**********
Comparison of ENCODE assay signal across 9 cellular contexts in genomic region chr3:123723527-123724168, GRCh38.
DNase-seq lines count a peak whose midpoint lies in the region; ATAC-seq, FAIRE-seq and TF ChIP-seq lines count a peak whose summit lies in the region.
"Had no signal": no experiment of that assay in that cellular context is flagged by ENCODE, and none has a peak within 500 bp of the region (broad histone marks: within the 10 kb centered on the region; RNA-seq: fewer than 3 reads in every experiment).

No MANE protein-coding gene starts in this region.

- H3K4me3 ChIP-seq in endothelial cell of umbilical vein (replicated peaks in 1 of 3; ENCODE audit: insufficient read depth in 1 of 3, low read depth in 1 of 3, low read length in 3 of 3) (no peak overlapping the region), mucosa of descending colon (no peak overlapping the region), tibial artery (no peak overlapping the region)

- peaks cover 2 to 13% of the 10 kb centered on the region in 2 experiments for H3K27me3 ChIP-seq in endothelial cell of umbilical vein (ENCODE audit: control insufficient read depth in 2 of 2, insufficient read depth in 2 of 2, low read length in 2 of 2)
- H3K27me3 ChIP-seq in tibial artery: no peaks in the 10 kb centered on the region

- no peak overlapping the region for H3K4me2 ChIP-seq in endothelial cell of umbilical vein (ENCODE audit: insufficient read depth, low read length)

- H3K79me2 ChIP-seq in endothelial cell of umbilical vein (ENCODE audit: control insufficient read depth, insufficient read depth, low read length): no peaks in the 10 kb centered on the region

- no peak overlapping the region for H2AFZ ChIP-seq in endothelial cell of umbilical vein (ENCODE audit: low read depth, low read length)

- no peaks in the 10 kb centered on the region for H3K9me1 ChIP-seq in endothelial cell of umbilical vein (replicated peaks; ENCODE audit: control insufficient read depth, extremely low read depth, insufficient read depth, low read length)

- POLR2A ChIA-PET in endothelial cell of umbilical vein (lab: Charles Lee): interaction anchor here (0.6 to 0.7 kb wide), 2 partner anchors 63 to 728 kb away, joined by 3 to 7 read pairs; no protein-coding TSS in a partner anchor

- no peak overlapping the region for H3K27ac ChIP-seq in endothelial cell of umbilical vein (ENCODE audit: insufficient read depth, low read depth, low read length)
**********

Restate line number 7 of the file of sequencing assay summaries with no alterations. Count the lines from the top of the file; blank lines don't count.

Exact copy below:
- H3K27me3 ChIP-seq in tibial artery: no peaks in the 10 kb centered on the region